Honeywell International Inc., whose political action committee donates more money than any other corporate PAC, and the U.S. Chamber of Commerce, which spends more to lobby Congress than anyone else, saw long-sought legislation on asbestos claims advance in Congress today.
General Motors Corp.’s bankruptcy, which wiped out shareholders and left taxpayers on the hook for billions of dollars, is generating a new wave of profit for hedge funds that supersized their claim by betting on an obscure pool of GM debt issued in the Canadian province of Nova Scotia.
Hedge funds that invested in an obscure bond of General Motors Corp.’s old businesses won approval of a settlement that will give some of them 1.8 times the return of other creditors and resolve disputes over how they acted on the eve of the automaker’s collapse.
Janet Yellen, President Barack Obama’s nominee for chairman of the Federal Reserve, may or may not face a Republican filibuster. She can expect, for sure, to hear some tough criticisms of the Fed’s policies at her confirmation hearings.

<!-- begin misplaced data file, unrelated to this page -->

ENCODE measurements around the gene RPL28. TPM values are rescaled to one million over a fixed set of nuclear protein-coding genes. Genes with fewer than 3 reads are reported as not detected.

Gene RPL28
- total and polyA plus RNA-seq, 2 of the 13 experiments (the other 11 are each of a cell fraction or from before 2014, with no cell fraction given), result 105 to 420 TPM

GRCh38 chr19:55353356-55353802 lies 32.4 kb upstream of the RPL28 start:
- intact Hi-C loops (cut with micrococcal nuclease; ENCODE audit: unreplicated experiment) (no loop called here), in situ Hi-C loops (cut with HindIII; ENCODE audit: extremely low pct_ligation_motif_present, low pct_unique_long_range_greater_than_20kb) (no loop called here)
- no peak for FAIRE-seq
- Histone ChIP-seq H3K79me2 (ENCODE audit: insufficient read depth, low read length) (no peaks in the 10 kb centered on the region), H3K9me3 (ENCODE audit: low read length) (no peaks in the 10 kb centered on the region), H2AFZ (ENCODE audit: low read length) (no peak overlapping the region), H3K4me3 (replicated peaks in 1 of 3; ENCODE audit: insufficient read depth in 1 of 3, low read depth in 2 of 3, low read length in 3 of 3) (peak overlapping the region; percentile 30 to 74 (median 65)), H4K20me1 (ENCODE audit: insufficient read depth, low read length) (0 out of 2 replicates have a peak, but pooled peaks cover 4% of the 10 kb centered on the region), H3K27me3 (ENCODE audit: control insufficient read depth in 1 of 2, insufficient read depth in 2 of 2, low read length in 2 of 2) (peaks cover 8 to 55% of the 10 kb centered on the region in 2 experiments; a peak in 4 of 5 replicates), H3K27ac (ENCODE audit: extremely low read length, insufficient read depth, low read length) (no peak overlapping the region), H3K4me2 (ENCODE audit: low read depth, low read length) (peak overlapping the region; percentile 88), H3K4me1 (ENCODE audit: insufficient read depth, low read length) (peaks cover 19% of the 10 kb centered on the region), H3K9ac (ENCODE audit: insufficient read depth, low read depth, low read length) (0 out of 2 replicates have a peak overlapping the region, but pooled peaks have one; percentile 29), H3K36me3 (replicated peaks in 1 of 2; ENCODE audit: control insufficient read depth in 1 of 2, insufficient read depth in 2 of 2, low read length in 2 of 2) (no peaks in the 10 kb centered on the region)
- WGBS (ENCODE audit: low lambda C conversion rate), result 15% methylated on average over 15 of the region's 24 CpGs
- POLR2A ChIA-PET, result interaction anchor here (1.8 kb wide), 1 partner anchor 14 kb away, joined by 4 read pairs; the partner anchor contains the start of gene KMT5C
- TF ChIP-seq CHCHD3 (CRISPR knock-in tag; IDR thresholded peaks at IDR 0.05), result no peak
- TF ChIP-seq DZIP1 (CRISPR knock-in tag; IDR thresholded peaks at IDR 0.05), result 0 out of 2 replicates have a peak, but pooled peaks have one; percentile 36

Now that the U.S. has survived the debt-ceiling debate, the downgrade and the topsy-turviest Wall Street week in recent memory, we can get back to focusing on the gloomy big picture. Specifically, are we going to have a double-dip recession? More specifically, are we already in one?
Britons’ disposable income plunged the most in more than a quarter of a century in the first quarter, indicating continued pressure on the economy even as data showed the U.K. avoided a double-dip recession in 2012.
U.S. Treasury Secretary Jacob J. Lew is trying to persuade Congress to raise the $16.7 trillion debt ceiling without the drama that contributed to a stock market rout in 2011. A stronger economy this time around may help keep investors calm.